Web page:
NEW YORK (GenomeWeb News) – Researchers from Stephen Quake's laboratory at Stanford University have a published a method in Nature describing a way to noninvasively sequence a fetal genome and identify clinically relevant alleles without prior knowledge of paternal genetic data.
The method builds on a previous technique published by the Quake team last year in Nature Biotechnology that uses microfluidics to phase chromosomes.
That technique is used to create a list of alleles from each maternal haplotype — the one transmitted to the fetus and the one not transmitted to the fetus. Then, the researchers use a chromosome counting technique to determine which maternal haplotype is transmitted.
By applying this method to whole-genome sequencing of maternal plasma, the fetal genome can be determined.
Quake's team verified the approach on two different pregnant women, one of whom was carrying a normal fetus and another who was carrying a fetus with a heterozygous deletion on chromosome 22, which is associated with DiGeorge syndrome, a heterogeneous disorder that can cause congenital heart disease, defects in the palate, neuromuscular problems, and learning disabilities, among other problems.
They used their microfluidic phasing technique on three or four cells from each sample and also genotyped cord blood that was collected at delivery to serve as a reference for the fetal genotypes.
The maternal haplotyping method identified the deletion on chromosome 22 from the mother carrying the fetus affected with DiGeorge syndrome.
Next, in order to reconstruct the fetal genome, they sequenced the DNA samples on the Illumina platform to 53-fold haploid genome coverage for the maternal sample with the healthy fetus during the first trimester, 21-fold for the healthy sample during the second trimester, and 1.3-fold for the maternal sample with the affected fetus during the third trimester.
Paternally inherited haplotypes were reconstructed by detecting paternal-specific alleles. The researchers were able to detect between 66 percent and 70 percent of the paternally inherited alleles, and were also able to deduce about 70 percent of paternally inherited haplotypes using imputation.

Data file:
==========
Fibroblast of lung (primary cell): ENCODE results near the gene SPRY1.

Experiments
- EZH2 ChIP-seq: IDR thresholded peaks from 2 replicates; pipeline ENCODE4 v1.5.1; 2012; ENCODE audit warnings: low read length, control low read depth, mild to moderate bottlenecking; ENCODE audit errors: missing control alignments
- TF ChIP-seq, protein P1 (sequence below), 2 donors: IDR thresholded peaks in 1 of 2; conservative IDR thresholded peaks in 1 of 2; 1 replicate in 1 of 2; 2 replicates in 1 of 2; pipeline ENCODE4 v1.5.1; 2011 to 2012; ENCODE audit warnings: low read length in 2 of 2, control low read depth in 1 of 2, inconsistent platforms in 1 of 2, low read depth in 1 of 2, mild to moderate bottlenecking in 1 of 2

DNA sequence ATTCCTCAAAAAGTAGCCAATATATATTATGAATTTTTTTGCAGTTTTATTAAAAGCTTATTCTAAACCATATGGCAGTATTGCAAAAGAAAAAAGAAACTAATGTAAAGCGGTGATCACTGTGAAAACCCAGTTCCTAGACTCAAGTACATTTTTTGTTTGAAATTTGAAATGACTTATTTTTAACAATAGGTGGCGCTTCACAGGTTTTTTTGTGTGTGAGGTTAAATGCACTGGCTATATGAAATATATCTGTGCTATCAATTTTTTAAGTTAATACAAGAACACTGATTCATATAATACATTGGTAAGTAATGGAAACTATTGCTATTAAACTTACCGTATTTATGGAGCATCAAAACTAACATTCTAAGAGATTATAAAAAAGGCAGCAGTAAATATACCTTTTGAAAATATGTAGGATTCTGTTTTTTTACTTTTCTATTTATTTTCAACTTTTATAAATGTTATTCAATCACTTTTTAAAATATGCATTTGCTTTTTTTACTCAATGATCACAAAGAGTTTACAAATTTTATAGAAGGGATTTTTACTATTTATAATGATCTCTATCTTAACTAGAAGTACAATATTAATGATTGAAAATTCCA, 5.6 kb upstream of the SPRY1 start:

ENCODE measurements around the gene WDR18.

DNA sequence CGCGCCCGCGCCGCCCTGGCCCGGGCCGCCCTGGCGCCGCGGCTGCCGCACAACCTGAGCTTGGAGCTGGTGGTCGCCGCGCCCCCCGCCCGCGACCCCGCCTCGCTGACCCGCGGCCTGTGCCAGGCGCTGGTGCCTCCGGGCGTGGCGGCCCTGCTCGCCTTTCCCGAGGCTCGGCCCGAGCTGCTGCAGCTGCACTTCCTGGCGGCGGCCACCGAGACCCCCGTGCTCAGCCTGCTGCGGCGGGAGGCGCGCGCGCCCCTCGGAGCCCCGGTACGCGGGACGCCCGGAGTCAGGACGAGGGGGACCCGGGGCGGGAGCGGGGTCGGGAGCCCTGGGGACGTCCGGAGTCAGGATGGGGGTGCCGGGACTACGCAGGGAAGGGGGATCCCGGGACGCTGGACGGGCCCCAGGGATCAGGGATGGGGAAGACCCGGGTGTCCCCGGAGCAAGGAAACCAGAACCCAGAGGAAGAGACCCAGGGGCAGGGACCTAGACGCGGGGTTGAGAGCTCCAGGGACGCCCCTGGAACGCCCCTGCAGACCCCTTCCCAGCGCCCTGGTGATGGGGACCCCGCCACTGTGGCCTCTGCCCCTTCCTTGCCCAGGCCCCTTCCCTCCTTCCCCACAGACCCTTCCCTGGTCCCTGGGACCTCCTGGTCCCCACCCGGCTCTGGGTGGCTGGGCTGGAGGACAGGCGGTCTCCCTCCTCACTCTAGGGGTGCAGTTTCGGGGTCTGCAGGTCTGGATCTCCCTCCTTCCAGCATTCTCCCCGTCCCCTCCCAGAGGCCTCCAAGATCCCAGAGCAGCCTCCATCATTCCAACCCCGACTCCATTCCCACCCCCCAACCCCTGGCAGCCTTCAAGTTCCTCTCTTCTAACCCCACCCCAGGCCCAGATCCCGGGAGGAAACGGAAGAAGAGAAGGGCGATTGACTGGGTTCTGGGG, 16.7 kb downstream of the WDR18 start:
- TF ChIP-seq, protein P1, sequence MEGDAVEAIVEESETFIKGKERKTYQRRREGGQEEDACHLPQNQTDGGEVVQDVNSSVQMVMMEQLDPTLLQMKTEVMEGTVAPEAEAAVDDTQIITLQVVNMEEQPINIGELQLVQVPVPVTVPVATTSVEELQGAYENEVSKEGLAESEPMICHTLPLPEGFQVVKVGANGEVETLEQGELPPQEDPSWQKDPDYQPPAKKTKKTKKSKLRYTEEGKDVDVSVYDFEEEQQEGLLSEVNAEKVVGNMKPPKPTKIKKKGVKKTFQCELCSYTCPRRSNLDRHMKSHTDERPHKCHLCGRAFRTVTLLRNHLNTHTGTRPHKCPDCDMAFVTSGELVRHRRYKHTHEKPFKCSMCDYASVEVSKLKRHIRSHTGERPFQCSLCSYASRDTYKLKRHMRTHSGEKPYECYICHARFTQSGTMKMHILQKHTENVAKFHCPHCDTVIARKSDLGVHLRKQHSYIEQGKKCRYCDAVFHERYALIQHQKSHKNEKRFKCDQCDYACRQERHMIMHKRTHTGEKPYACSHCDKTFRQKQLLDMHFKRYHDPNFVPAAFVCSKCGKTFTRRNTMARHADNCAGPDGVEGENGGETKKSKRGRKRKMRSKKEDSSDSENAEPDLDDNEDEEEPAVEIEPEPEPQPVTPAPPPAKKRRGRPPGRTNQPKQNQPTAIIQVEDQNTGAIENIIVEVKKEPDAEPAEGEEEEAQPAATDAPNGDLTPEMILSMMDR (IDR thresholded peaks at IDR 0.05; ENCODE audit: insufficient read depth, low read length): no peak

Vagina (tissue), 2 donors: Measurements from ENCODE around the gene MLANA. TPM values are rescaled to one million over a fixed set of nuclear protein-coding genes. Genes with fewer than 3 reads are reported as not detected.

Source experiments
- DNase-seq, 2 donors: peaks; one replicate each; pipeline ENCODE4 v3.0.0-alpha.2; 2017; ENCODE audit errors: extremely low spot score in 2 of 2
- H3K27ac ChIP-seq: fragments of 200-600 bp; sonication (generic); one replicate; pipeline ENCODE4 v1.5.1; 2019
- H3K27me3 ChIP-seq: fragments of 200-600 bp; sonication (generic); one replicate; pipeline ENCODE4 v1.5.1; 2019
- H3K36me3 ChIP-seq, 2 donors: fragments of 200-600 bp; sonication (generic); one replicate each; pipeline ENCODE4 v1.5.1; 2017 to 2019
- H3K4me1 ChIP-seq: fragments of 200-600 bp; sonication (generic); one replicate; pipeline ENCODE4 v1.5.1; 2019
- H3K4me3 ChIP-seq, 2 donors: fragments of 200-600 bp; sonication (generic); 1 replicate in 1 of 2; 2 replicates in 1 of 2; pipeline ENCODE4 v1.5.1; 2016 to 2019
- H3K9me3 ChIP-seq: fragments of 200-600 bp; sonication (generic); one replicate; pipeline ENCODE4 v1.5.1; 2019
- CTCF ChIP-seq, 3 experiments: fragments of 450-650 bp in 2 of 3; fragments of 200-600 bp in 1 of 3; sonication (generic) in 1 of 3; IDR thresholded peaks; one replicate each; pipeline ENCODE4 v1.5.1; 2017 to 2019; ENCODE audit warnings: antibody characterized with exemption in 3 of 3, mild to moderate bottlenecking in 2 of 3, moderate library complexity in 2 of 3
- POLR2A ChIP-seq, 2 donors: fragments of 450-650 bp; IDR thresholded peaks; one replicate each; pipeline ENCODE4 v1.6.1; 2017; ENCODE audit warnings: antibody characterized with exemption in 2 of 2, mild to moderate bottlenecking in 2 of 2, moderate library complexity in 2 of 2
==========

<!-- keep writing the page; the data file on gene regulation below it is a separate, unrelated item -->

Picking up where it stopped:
Next, they wanted to see if they could determine the clinically relevant portions of the fetal genome by applying the counting method to the exome. They tested the method from the sample with the healthy fetus from all three trimesters, sequencing the fetal exome to over 100-fold coverage in each sample.
The greater sequencing depth increased their ability to assign fetal genotypes and detect paternal specific alleles. "In all three trimesters, fetal genotypes could be assigned robustly at loci where the mother is homozygous," the authors wrote.
Additionally, paternal-specific alleles were detected with a sensitivity of 96 percent to 99.8 percent.
The team also found that the percentage of fetal DNA increased throughout pregnancy. In the first trimester, fetal DNA made up just 6.6 percent of total DNA, but that percentage increased to 20.1 percent and 26.3 percent in the second and third trimesters, respectively.
The greater the fetal DNA percentage, the more sensitive the assay was at distinguishing between heterozygous and homozygous SNPs. For instance, maternal heterozygous SNPs could only be detected with 16 percent sensitivity and 90 percent specificity from the first trimester sample, but sensitivity was increased to 93 percent from the third trimester sample.
The authors conclude that their molecular counting and sequencing method "offers a gateway to comprehensive non-invasive prenatal diagnosis of genetic disease." However, they note that the ability to determine an entire fetal genome raises ethical issues, which the study did not address.
Nevertheless, the method could be useful for testing for conditions "that are not survivable or lead to medical complications." Additionally, it will enable "diagnosis of conditions that would benefit from treatment immediately after delivery," including metabolic and immunologic disorders.